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Am J Sports Med. 2016 Aug;44(8):2158-65. doi: 10.1177/0363546515609599. Epub 2015 Nov 17.

Product Differences in Intra-articular Hyaluronic Acids for Osteoarthritis of the Knee.

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Division of Rheumatology and Immunology, David Geffen School of Medicine, University of California at Los Angeles, Los Angeles, California, USA
Department of Orthopaedic Surgery, University of Michigan, Ann Arbor, Michigan, USA.
Department of Orthopedics, Sahlgrenska Academy, Sahlgrenska University Hospital, Gothenburg, Sweden.
Sancheti Institute for Orthopaedics and Rehabilitation, Pune, Maharashtra, India.
Department of Orthopaedic Surgery, University of Toronto, Toronto, Ontario, Canada.



Knee osteoarthritis (OA) is a common and often disabling joint disorder among adults that may result in impaired activity and daily function. A variety of treatment options are currently available and prescribed for knee OA depending on the severity of the disorder and physician preference. Intra-articular hyaluronic acid (IA-HA) injection is a treatment for knee OA that reportedly provides numerous biochemical and biological benefits, including shock absorption, chondroprotection, and anti-inflammatory effects within the knee. Clarity is needed as to whether the available IA-HA products should be considered for therapy as a group or whether there are significant differences in the products that need to be considered in treatment of OA of the knee.


To determine whether there are differences in efficacy and safety with respect to intrinsic properties of available IA-HA injections for knee OA.




A comprehensive literature search of the Medline, EMBASE, and PubMed databases was conducted for all existing randomized trials of IA-HA. The primary outcome measure analyzed was the mean pain score at the reported follow-up nearest to 26 weeks after injection. Pooled efficacy and safety results were recorded for subgroupings of HA product characteristics.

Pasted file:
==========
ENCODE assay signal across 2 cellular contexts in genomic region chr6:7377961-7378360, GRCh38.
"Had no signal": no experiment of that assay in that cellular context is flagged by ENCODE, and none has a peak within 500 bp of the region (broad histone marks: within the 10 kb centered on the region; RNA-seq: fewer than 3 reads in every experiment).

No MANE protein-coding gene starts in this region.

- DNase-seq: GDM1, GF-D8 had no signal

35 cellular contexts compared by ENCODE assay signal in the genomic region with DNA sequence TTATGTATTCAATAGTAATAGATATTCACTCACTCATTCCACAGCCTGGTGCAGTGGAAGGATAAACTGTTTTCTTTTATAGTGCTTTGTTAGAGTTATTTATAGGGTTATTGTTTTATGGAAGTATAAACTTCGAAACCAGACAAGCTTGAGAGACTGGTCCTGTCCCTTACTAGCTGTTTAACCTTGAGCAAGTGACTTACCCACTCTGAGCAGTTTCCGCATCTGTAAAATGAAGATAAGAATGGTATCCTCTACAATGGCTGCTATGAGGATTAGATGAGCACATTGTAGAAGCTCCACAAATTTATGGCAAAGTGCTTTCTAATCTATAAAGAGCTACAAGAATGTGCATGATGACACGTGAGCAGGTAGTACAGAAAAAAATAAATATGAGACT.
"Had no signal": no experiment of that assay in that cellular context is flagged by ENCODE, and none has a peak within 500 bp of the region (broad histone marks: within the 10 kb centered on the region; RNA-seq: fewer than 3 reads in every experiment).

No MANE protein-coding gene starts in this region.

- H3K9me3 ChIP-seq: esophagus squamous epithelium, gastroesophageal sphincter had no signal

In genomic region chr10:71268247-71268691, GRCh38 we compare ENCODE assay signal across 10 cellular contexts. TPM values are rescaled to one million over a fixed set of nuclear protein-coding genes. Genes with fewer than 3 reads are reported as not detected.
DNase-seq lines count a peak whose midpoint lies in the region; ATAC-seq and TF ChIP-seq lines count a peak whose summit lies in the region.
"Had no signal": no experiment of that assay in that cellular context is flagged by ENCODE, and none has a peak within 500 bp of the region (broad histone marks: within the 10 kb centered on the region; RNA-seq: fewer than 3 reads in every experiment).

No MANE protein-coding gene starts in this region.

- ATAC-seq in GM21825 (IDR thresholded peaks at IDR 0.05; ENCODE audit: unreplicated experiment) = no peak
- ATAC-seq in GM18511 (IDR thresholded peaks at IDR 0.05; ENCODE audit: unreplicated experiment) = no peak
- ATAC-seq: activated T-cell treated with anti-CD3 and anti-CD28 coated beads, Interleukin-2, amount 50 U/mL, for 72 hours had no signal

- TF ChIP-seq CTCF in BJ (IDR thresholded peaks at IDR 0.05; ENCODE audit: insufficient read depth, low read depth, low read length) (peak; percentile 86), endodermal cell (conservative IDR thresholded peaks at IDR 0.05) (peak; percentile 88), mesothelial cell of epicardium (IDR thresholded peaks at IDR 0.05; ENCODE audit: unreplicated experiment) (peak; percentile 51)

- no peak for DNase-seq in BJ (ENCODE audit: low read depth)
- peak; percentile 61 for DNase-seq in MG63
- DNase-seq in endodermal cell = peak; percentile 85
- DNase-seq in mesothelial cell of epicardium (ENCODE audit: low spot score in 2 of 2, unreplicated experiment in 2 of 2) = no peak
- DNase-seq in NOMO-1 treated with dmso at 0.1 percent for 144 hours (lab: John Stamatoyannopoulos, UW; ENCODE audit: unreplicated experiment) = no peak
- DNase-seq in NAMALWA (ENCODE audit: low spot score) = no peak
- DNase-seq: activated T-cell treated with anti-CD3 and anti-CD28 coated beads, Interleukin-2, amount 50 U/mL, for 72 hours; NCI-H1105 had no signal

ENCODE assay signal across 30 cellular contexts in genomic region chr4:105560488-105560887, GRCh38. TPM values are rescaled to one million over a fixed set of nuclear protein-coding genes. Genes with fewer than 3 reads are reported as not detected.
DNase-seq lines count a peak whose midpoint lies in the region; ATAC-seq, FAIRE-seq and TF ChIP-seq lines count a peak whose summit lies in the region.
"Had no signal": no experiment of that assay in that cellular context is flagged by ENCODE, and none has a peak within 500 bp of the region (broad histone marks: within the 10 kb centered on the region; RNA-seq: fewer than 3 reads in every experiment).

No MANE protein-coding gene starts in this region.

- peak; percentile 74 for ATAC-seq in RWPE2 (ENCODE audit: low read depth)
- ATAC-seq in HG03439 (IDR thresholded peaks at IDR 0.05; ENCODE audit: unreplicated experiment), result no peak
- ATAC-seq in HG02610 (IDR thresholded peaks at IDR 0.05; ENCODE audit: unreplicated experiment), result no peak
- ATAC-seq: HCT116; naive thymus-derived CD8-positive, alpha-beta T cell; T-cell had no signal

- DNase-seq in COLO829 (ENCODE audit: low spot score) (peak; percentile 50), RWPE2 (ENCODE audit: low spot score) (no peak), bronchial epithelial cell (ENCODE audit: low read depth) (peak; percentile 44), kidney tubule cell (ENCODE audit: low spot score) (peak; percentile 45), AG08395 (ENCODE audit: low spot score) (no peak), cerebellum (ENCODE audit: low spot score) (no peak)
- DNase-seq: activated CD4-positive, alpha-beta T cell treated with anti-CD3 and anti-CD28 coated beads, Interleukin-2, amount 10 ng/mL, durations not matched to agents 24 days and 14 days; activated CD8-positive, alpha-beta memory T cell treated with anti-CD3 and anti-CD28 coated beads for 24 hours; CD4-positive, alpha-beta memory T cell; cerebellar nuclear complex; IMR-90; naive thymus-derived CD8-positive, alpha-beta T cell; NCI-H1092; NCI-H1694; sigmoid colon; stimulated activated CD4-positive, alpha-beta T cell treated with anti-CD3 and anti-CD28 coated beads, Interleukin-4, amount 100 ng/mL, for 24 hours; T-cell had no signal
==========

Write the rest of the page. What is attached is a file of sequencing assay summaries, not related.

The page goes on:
A total of 68 studies were included for analysis. Products with an average molecular weight ≥3000 kDa provided favorable efficacy results when compared with products of an average molecular weight <3000 kDa. Products with a molecular weight ≥3000 kDa demonstrated significantly fewer discontinuations due to treatment-related adverse events than did ≤1500 kDa counterparts, while trial discontinuation rates were similar between biological fermentation-derived HA products and avian-derived HA. The results did not demonstrate a significant difference in the occurrence of effusion across molecular weight subgroups. Additionally, biological fermentation-derived HA had a significantly smaller incidence of effusion than did avian-derived HA. Biological fermentation-derived HA demonstrated fewer acute flare-ups at the injection site than did avian-derived HA products, while high-molecular-weight products demonstrated the highest rate of injection site flare-up.


Despite similarities, IA-HA products should not be treated as a group, as there are differences in IA-HA products that influence both efficacy and safety. In the available literature, IA-HA products with a molecular weight ≥3000 kDa and those derived from biological fermentation relate to superior efficacy and safety-factors that may influence selection an IA-HA product for OA of the knee.


hyaluronic acid; knee; osteoarthritis; viscosupplementation

[Indexed for MEDLINE]

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